The emergence of big data as an industry buzzword has seen some analysts describe it as the future of customer-focused marketing and PR, offering as it does the chance to target consumers more effectively and adapt campaigns to specific groups or aims.
While this kind of Holy Grail-type rhetoric is perhaps overstated, there is no doubt the firms that learn how best to manipulate and understand the huge amount of information they can take on board will gain a tactical advantage over their rivals in the coming years.
According to Simon Daglish, group commercial sales director at ITV, more focus needs to be placed on contextualising data if firms are to really harness the power offered by new information collation techniques.
Writing in the Drum, he pointed out that marketers need to avoid being seduced into thinking that human beings will behave in a "linear, predictable" manner - a type of thinking that can be encouraged by the use of big data.
"I am not the same man when I am standing on the terraces at Ipswich Town Football Club watching my team lose, as I am when reading my four year old a bedtime story. Yet the data says I am," he pointed out, (inadvertently raising the sinister prospect of someone keeping tabs on what bedtime stories you read your children).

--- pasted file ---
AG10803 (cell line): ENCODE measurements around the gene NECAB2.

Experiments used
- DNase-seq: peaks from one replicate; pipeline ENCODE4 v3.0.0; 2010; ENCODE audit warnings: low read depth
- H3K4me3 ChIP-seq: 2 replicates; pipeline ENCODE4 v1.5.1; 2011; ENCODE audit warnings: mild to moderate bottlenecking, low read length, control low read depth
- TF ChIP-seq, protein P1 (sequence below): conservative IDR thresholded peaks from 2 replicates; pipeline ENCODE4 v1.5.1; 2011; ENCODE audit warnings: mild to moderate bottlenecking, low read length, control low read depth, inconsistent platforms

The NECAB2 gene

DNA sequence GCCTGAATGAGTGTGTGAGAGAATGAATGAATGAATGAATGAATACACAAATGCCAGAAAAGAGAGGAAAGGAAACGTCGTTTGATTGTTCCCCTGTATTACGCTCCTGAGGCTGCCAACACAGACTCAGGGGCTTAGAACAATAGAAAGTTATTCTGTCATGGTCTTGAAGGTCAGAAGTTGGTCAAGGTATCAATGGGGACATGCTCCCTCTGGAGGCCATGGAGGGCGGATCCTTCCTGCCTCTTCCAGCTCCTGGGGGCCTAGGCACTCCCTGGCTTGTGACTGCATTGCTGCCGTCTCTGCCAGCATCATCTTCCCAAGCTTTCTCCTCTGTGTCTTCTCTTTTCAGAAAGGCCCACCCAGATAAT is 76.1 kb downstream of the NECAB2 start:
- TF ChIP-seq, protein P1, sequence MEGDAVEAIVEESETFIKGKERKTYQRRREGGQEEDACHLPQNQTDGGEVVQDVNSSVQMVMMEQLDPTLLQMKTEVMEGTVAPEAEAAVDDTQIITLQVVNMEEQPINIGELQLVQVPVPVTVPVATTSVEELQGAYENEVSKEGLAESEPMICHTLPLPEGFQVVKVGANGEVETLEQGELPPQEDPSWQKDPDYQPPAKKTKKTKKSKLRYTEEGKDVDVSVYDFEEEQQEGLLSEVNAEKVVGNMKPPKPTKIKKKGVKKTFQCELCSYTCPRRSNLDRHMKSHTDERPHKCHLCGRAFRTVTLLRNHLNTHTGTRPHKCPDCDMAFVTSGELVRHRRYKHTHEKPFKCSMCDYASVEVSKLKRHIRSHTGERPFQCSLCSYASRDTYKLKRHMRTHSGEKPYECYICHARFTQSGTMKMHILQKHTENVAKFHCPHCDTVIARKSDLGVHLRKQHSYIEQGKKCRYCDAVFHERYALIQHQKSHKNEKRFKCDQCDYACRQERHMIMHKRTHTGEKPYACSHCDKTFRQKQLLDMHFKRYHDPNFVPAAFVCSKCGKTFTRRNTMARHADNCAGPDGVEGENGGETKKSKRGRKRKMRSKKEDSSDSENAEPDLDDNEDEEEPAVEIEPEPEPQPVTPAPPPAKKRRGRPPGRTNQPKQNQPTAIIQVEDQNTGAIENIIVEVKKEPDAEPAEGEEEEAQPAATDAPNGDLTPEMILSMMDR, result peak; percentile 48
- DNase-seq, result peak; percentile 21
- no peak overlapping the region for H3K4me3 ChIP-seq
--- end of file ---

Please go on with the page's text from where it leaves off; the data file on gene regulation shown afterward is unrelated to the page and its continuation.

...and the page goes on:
However, his point is a good one - data without contextualisation and creative marketing approaches is simply an oblique collection of figures. Businesses need to do more than simply add up the numbers.
Mr Daglish also warned that big data processes can encourage short-term thinking, making it harder for brands to build up the kind of equity and consumer trust that long-term advertising campaigns can offer.
"One of the reasons people continue to spend their money to purchase Apple products was not the result of advertising that they ran in that quarter. It was because of the advertising that Apple had run the previous 25 years," he argued.